**Fibonacci Flowers — Where Nature and Math Collide**

*by Ray Novitske, Fairfax Master Gardener*

Fibonacci patterns are found throughout the plant world, such as in the seed head arrangements of sunflowers and coneflowers, the branching of trees, and the rings on pineapples. To understand what Fibonacci patterns are and why they occur, settle in for your math class.

Leonardo Pisanoa Fibonacci was an 11th century Italian mathematician famous for bringing the Arabic numbers we use today to the merchant world to replace the cumbersome Roman numerals. He also pondered (mathematically speaking) the successive reproductive growth of rabbit populations. He wondered, *How many rabbits would we have if a pair of rabbits produces another pair, and that second pair produced a pair along with the first pair, and each successive pair produced a pair along with the previous pairs?*

He found the answer by applying an old Indian Hindu numbering sequence to develop a formula calculating the count over time. The Hindu sequence is what we in our Western-centric society now call the Fibonacci sequence. The sequence adds the previous two numbers in a series of numbers to arrive at the next one ( 0, 1, 1, 2, 3, 5, 8, 13, 21, 34, 55 … ). Any number in the sequence is the sum of the previous two.

But nature had already invented this and was using it in all sorts of ways. The mathematical logarithmic spiral of a nautilus shell, the branching of certain trees, and the spiral seed arrangements of flowers all use this sequence or a formulation of it.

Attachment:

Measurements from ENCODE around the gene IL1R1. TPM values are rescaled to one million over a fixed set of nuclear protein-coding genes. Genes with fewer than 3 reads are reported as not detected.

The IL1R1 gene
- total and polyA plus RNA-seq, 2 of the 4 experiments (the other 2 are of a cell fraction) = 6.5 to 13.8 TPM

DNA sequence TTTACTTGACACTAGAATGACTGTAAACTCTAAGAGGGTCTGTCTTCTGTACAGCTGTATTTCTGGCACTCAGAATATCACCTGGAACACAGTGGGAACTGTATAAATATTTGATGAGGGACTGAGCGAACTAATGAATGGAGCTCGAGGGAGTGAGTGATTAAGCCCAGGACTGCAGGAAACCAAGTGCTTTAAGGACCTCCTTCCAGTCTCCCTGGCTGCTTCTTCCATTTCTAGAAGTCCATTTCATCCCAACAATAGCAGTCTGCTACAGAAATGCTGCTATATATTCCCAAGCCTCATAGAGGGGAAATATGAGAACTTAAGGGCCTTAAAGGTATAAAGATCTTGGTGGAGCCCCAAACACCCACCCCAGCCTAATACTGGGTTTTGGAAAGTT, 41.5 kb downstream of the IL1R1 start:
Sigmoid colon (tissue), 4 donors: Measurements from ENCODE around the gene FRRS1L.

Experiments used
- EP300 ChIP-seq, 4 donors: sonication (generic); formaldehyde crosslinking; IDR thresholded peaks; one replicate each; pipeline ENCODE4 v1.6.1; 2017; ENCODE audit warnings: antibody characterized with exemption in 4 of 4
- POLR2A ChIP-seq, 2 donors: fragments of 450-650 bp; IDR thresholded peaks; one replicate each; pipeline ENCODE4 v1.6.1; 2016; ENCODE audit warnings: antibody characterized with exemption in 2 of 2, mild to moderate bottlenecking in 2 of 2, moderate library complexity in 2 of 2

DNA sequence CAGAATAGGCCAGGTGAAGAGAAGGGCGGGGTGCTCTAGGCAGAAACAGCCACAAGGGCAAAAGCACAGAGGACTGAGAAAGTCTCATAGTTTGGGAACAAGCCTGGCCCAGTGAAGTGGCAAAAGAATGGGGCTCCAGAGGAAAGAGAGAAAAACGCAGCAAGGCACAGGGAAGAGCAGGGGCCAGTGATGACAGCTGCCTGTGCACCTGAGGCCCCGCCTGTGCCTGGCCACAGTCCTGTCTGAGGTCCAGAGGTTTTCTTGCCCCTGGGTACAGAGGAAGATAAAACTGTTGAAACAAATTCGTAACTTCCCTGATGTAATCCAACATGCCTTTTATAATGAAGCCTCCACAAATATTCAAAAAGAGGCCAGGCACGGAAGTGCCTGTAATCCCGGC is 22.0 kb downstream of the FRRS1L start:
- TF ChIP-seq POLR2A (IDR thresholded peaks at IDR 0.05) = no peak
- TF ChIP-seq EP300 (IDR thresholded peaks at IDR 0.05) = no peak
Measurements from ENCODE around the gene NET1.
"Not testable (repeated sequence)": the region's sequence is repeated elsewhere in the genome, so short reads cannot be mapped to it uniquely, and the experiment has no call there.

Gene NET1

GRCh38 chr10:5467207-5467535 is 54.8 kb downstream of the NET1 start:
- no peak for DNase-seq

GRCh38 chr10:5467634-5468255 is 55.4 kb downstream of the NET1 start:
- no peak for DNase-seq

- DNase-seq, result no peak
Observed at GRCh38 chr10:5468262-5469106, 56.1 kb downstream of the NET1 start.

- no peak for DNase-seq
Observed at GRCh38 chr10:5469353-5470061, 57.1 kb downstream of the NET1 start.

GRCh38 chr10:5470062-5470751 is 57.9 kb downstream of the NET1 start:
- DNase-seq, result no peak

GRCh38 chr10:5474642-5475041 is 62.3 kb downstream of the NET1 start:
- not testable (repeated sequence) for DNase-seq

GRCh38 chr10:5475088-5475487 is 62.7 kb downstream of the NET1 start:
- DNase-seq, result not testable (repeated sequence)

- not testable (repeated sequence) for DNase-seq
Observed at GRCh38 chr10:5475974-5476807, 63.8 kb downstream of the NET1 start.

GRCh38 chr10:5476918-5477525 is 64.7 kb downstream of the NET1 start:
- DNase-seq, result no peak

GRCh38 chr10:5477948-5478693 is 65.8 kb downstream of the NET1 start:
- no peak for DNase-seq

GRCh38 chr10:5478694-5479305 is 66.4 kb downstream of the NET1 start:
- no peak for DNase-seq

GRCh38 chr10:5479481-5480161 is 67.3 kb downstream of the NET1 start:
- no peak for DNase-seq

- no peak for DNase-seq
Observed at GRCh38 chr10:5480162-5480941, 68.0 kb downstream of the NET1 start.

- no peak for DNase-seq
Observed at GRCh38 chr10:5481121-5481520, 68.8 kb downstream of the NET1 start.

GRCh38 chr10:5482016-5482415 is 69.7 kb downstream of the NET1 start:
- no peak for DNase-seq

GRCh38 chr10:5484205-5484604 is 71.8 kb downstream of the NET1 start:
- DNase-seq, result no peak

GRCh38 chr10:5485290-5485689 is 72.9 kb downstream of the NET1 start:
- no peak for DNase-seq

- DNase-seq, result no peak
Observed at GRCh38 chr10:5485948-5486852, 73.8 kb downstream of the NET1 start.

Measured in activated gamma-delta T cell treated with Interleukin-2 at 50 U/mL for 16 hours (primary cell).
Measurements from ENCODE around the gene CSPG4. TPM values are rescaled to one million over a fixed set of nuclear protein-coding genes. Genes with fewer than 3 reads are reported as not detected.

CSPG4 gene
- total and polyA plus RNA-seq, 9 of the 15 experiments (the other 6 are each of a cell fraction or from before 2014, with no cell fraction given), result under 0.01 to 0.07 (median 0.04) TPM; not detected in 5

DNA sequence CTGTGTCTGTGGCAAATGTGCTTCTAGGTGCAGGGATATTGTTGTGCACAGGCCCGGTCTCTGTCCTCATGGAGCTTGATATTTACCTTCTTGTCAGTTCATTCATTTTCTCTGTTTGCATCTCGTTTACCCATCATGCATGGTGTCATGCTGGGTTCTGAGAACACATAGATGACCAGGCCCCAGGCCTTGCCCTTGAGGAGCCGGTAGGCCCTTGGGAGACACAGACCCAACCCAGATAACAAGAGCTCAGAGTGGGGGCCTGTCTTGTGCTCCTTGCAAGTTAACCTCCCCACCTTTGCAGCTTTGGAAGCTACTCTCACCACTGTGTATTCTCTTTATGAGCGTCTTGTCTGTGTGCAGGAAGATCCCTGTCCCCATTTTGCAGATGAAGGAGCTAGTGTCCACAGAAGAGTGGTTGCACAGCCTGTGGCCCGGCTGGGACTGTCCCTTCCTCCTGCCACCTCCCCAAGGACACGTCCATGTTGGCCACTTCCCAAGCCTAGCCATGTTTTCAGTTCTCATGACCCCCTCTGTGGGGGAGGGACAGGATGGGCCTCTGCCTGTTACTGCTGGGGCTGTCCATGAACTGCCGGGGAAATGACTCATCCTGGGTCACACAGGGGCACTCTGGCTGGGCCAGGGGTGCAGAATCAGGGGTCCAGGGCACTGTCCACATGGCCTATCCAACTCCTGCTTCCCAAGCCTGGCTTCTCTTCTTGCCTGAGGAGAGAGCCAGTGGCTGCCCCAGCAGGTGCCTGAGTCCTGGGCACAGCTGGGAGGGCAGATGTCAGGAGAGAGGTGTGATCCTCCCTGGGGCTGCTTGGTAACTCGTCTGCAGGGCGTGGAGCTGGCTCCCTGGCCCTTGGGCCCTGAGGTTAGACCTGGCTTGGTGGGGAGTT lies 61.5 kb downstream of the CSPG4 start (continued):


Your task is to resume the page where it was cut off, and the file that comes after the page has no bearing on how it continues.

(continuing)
The leaves of a stem and the branches on a tree also grow to produce a Fibonacci sequence. The tree leaves grow in a spiral pattern around the branch as new leaves form out at the ends. To test this for yourself, start counting with a leaf and count around the branch and downward towards the trunk. Count the leaves and also count the number of turns around the branch, until you return to the original position of the first leaf but further down the branch. Both the number of leaves and the number of turns around the branch will be Fibonacci numbers.

Tree | Leaves | Turns |

Elm | 2 | 1 |

Cherry | 3 | 2 |

Beech | 3 | 1 |

Poplar | 5 | 2 |

Willow | 8 | 3 |

Pear | 8 | 3 |

Almond | 13 | 8 |

How do these arrangements in nature happen to follow such mathematical formulas? With natural selection, the best-suited plants had the characteristics that offered advantages for survival. Plants that packed the most seeds into their seed heads had more chances to reproduce than those that didn’t. These flower seed heads develop by producing seeds from a center over a fixed time period at a regular rate. And, each individual seed grows so that the outer seeds produced first are larger than the inner seeds produced last. As long as the seeds are all the same shape and proportion, but slightly different in size due to their growth, we get the spirals.

Number of Seed head Spirals | ||

left | right | |

Daisy seeds | 21 | 34 |

Aster | 13 | 21 |

Pineapple | 8 | 13 |

Pine cone | 8 | 13 |

Sunflower | 55 | 89 |

Coneflower | 12 | 21 |

There is no better or more efficient way, given the way seeds or leaves are produced in these plants, to condense more seeds into the seed head or grow leaves on a branch. Nature found the best method. Genius.

**References**

• The Fibonacci Numbers, Innovation Factory

• The Fibonacci Sequence, Spirals and the Golden Mean, Dan Reich, Department of Mathematics,

Temple University

• Phyllotaxis: The Fibonacci Sequence in Nature, Nick Seewald, University of Michigan

• Fibonacci in Nature, Nikhat Parveen, University of Georgia

• Fibonacci Spirals In Plants, Department of Mathematics, Statistics, Computer Science, University of

Illinois Chicago